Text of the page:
In divisive times, we can all still agree on one thing: We don't want bugs in our home. Alas, silverfish don't care what we think – they only care that our homes have so many welcoming places in which they can hide. These silvery wingless insects can thrive in most climates, so they're a common household pest. They won't cause structural damage or harm you, but they can destroy paper and other personal items. Plus, they're kind of creepy. Here's what you need to know to keep your home free of silverfish.
From Where Do Silverfish Come?
Silverfish love humidity and tend to hide in dark spaces. You may see them in bathrooms, kitchens, basements, attics and garages, especially lurking near bathtubs and appliances, like the washing machine and dishwasher. You may also see them outside your home in places that stay damp, like piles of mulch or wet leaves.
Indoors, silverfish are especially attracted to paper, glue and fabric, and they may also get into food containers. Their love of paper is why it's common to see silverfish scutter away when you move cardboard boxes that have been in storage for a while.
Female silverfish find hidden areas to lay their eggs, like in crevices in walls and floors or inside dark cabinets. They can lay eggs several times a day, so it doesn't take long for a few of these pesky insects to become an infestation.
5 Ways to Get Rid of Silverfish
Ending a silverfish infestation generally requires a multipronged attack. You'll probably want to try a combination of strategies to make a real difference in how many silverfish you're seeing.
- Deploy dehumidifiers. Dropping the humidity in a particular area of your home should make it much less appealing for silverfish. Set up dehumidifiers wherever you see insect activity. You can get a small but effective unit for under $50 or a more powerful one for under $200.
- Clean up clutter. A little clutter gives your home character
– at least that's what you tell yourself when you don't want to clean. However, if you're seeing silverfish around your home, dealing with your clutter could disrupt their life cycle. Things like piles of clothing, stacks of old magazines and broken-down cardboard boxes make perfect hiding and mating places for silverfish. As you're cleaning, be on the lookout for old envelopes, mailing boxes with adhesive strips and other sticky surfaces since silverfish love these.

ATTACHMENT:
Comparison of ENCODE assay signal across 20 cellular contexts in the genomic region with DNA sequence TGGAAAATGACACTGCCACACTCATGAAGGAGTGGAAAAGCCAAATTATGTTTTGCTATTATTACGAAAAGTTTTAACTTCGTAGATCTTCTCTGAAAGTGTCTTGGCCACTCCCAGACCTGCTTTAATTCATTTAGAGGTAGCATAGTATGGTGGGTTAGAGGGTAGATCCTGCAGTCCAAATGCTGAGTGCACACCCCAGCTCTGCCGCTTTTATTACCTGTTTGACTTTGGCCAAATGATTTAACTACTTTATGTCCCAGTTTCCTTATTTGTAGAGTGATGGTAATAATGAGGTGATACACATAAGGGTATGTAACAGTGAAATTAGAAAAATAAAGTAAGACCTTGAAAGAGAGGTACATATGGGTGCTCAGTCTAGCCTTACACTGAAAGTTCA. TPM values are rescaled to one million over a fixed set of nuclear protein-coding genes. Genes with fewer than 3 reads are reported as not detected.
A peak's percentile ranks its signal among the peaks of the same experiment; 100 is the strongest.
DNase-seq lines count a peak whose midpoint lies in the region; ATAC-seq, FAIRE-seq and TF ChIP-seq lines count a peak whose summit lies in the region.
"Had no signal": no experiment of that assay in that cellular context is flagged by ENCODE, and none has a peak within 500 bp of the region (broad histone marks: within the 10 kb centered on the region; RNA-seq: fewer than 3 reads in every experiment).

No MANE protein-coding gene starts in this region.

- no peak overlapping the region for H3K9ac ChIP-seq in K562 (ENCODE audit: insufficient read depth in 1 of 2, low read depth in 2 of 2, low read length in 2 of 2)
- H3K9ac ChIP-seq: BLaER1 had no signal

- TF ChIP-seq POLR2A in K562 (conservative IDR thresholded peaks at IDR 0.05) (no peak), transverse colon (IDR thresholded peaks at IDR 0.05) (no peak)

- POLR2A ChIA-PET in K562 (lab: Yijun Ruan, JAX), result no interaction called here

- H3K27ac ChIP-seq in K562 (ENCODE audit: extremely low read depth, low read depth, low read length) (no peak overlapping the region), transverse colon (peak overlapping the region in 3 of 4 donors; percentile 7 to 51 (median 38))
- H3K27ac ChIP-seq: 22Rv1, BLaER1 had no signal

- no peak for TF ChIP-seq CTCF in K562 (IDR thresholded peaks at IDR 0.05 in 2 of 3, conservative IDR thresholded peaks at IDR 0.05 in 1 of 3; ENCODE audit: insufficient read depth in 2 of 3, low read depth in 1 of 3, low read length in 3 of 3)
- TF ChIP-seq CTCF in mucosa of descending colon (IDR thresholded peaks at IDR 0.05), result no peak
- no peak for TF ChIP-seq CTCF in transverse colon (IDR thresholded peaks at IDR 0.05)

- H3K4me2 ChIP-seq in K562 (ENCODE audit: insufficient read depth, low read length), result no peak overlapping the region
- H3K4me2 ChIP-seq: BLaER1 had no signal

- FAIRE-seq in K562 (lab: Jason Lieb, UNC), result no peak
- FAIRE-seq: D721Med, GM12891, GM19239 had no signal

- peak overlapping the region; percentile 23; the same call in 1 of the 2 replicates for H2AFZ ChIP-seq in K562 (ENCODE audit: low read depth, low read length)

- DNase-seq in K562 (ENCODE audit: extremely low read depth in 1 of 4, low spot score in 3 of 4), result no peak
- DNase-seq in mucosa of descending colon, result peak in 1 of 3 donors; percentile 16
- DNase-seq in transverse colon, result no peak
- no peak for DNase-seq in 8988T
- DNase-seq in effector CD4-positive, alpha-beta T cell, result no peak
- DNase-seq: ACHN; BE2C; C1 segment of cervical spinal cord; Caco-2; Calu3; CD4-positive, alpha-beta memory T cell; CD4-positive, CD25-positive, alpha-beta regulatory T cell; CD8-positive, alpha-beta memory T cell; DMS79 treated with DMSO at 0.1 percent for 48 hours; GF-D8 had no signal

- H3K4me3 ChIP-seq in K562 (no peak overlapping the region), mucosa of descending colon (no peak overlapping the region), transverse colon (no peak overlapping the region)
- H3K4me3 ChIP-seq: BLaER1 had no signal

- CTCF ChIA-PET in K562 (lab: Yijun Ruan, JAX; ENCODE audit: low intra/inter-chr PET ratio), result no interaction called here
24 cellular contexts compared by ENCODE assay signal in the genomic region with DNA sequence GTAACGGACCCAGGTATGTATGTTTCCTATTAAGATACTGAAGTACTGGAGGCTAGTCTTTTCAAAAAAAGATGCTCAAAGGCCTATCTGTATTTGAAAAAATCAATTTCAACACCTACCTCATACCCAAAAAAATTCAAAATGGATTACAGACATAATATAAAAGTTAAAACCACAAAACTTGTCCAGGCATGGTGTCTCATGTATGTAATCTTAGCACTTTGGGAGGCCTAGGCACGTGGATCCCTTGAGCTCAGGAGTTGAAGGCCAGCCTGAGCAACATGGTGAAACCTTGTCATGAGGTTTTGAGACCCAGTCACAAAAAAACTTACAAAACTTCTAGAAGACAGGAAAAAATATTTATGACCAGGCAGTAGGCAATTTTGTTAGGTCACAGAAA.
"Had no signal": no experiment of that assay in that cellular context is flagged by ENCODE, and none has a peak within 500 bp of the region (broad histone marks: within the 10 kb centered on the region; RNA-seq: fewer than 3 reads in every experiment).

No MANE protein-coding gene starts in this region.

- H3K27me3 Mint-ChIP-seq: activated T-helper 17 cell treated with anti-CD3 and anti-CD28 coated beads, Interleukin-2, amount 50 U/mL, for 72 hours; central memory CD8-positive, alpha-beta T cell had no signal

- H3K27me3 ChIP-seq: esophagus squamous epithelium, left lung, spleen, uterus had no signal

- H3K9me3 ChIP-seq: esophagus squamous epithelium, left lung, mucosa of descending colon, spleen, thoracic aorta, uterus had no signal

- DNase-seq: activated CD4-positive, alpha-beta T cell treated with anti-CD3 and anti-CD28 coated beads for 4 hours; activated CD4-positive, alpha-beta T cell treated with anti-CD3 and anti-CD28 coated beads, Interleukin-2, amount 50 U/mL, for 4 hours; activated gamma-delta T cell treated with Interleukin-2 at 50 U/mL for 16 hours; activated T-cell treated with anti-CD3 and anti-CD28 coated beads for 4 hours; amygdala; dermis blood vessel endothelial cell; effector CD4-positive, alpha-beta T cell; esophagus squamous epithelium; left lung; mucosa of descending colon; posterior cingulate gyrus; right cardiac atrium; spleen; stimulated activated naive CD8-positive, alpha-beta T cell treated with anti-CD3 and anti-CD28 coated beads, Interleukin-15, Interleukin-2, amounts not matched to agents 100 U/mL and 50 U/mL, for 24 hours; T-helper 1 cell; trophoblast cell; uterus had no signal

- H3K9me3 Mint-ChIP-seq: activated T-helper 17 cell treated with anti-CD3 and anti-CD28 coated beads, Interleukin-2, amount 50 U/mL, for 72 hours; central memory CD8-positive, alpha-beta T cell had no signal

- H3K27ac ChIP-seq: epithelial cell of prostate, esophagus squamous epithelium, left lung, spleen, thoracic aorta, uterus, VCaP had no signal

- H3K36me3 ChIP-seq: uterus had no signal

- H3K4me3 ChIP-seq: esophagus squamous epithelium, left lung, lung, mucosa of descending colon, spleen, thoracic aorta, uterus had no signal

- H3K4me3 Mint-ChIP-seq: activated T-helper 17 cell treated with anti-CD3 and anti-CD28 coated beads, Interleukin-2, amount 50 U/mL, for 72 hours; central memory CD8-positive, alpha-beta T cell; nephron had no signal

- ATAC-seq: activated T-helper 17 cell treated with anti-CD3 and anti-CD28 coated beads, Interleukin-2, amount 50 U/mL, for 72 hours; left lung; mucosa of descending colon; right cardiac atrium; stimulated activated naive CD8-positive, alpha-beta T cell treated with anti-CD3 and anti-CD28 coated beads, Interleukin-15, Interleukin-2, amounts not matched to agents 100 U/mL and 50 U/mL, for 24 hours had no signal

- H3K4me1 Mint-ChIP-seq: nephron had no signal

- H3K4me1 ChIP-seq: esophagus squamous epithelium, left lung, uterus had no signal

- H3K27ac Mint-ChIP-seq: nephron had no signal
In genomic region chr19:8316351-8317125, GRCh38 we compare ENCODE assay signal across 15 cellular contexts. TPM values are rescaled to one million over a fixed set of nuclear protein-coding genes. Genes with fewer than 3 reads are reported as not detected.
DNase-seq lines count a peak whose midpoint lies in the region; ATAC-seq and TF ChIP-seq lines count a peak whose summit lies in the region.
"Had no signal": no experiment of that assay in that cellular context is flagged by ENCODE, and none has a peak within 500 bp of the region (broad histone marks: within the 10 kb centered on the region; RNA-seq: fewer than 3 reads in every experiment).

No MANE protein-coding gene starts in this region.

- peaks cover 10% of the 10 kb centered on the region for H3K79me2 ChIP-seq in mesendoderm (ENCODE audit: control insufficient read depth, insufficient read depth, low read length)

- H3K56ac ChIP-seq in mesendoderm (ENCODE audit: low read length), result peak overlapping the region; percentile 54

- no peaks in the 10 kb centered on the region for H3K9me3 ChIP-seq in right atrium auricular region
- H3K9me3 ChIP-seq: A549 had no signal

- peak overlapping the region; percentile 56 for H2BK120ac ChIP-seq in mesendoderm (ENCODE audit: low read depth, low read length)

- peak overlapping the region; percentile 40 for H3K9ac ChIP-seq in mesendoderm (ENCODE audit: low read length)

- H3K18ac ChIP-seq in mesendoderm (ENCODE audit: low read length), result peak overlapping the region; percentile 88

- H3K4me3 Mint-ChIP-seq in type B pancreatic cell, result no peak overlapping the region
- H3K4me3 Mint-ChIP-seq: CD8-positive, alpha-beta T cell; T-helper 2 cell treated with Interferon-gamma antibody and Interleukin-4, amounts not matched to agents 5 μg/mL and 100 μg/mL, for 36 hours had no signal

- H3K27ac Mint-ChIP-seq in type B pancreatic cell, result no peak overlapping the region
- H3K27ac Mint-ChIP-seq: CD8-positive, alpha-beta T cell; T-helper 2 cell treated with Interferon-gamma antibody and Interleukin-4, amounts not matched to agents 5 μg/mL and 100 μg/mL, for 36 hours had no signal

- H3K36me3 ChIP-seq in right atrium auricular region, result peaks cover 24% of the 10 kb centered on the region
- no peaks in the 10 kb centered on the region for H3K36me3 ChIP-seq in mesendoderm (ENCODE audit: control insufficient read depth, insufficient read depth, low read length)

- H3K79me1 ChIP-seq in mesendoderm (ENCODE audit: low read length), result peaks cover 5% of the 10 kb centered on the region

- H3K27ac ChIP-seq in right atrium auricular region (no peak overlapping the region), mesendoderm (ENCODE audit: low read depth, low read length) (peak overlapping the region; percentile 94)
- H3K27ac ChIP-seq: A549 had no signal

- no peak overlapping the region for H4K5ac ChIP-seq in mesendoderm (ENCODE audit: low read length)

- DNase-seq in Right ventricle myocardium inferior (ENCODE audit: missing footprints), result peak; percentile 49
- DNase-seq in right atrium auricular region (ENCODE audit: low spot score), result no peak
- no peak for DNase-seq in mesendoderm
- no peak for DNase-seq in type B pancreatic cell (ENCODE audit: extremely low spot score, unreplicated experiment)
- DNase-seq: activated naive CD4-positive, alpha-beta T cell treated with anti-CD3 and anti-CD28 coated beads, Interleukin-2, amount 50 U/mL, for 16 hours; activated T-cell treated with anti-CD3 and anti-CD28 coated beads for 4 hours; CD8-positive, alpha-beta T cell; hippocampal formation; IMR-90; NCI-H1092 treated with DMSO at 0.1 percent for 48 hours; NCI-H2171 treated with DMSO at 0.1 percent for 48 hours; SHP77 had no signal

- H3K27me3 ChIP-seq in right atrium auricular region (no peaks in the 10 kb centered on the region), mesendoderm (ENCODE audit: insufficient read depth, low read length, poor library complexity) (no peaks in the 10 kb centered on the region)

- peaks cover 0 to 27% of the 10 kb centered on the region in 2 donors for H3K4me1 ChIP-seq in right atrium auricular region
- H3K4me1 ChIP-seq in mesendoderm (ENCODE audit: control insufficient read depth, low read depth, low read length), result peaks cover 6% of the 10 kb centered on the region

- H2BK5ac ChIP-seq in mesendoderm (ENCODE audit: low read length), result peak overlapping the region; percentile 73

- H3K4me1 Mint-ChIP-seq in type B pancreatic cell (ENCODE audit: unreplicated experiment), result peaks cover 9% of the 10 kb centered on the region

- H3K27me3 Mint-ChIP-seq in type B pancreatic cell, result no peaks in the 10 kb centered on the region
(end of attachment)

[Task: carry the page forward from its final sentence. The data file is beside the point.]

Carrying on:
- Sprinkle diatomaceous earth in areas where you've seen silverfish. It's a kind of fine powder made from the fossilized remains of a kind of algae, and it's nontoxic for people and pets. Silverfish become dehydrated and die when they walk through the powder.
- Fills gaps with caulk. If you see a lot of silverfish activity in one area, look for cracks in the wall or floor. Filling those gaps won't eliminate the silverfish that are already in your home, but it will make it harder for them to get into your rooms.
- Try natural cedar remedies. The strong odor of cedar is said to repel silverfish. Sprinkle cedar shavings around the area or dilute a few drops of cedar oil in a small spray bottle of water and spritz the mixture at the insects. (Cedar should be nontoxic for pets and people, but you may not want to lay down cedar shavings if you have animals or kids who like to put things in their mouths.)
Ultimately, it may not be possible to end a silverfish infestation on your own because it's hard to target the hidden eggs with any products that are available to the general public. Consult a professional pest control service if you don't see any improvement after a few days.
How to Prevent Silverfish
The best way to prevent silverfish is to make your home as inhospitable to them as possible. Get in the habit of using dehumidifiers to keep the humidity below 60 percent, targeting bathrooms, basements and other especially damp areas. Store all dry foods, like flour and pasta, in tightly sealed containers. Don't leave damp clothes sitting around and keep out-of-season clothing in lidded storage boxes to keep out silverfish.
Be mindful about how and where you keep books and other paper products. Don't store books in a garage or basement where they might attract silverfish. Store cardboard boxes off the ground if possible, and if boxes get wet, throw out the damp cardboard right away.